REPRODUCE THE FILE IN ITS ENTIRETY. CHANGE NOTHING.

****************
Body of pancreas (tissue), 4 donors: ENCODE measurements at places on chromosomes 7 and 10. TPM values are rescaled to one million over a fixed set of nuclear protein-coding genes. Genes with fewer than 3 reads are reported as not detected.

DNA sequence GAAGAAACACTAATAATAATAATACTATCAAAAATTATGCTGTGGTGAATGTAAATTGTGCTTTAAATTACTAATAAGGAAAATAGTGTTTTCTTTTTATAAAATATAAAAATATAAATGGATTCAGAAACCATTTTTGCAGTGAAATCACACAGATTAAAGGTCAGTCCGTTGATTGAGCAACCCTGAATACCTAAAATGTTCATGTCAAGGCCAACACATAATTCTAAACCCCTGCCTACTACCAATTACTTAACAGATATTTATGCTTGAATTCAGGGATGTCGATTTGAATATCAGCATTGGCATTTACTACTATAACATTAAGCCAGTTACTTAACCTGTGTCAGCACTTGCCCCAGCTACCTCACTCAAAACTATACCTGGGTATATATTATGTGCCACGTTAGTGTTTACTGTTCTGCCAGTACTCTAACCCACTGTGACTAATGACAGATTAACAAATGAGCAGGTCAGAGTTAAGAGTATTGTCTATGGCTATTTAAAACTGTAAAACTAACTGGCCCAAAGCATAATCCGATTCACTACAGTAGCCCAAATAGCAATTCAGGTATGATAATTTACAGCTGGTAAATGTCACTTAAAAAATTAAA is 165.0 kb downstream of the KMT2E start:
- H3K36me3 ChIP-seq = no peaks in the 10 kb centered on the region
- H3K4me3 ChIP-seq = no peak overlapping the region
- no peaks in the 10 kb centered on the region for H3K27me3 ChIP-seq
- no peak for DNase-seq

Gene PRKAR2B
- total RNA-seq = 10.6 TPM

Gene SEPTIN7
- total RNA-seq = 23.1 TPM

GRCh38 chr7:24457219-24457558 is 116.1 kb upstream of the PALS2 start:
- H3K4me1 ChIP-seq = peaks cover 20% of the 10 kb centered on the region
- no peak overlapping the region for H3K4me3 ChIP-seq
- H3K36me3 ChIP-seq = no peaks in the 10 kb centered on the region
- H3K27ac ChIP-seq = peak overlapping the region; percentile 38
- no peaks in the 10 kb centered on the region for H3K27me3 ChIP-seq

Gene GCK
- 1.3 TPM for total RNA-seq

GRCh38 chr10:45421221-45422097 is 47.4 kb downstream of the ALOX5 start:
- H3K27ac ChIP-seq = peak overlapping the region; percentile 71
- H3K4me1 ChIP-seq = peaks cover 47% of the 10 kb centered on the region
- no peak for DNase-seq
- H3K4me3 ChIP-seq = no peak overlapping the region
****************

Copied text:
Body of pancreas (tissue), 4 donors: ENCODE measurements at places on chromosomes 7 and 10. TPM values are rescaled to one million over a fixed set of nuclear protein-coding genes. Genes with fewer than 3 reads are reported as not detected.

DNA sequence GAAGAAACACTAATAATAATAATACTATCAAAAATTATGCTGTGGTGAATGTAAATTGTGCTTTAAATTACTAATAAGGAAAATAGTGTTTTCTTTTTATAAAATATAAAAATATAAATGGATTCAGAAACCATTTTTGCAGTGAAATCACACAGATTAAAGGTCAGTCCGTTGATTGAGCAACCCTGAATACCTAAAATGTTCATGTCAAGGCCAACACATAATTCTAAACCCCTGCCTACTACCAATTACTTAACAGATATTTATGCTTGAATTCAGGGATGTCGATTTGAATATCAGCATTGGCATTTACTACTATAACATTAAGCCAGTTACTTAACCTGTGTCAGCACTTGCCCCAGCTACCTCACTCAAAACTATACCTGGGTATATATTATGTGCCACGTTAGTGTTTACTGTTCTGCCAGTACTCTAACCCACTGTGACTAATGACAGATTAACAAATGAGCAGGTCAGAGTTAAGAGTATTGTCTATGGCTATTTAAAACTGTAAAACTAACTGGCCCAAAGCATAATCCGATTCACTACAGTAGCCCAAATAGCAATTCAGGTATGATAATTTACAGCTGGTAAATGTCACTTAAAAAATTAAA is 165.0 kb downstream of the KMT2E start:
- H3K36me3 ChIP-seq = no peaks in the 10 kb centered on the region
- H3K4me3 ChIP-seq = no peak overlapping the region
- no peaks in the 10 kb centered on the region for H3K27me3 ChIP-seq
- no peak for DNase-seq

Gene PRKAR2B
- total RNA-seq = 10.6 TPM

Gene SEPTIN7
- total RNA-seq = 23.1 TPM

GRCh38 chr7:24457219-24457558 is 116.1 kb upstream of the PALS2 start:
- H3K4me1 ChIP-seq = peaks cover 20% of the 10 kb centered on the region
- no peak overlapping the region for H3K4me3 ChIP-seq
- H3K36me3 ChIP-seq = no peaks in the 10 kb centered on the region
- H3K27ac ChIP-seq = peak overlapping the region; percentile 38
- no peaks in the 10 kb centered on the region for H3K27me3 ChIP-seq

Gene GCK
- 1.3 TPM for total RNA-seq

GRCh38 chr10:45421221-45422097 is 47.4 kb downstream of the ALOX5 start:
- H3K27ac ChIP-seq = peak overlapping the region; percentile 71
- H3K4me1 ChIP-seq = peaks cover 47% of the 10 kb centered on the region
- no peak for DNase-seq
- H3K4me3 ChIP-seq = no peak overlapping the region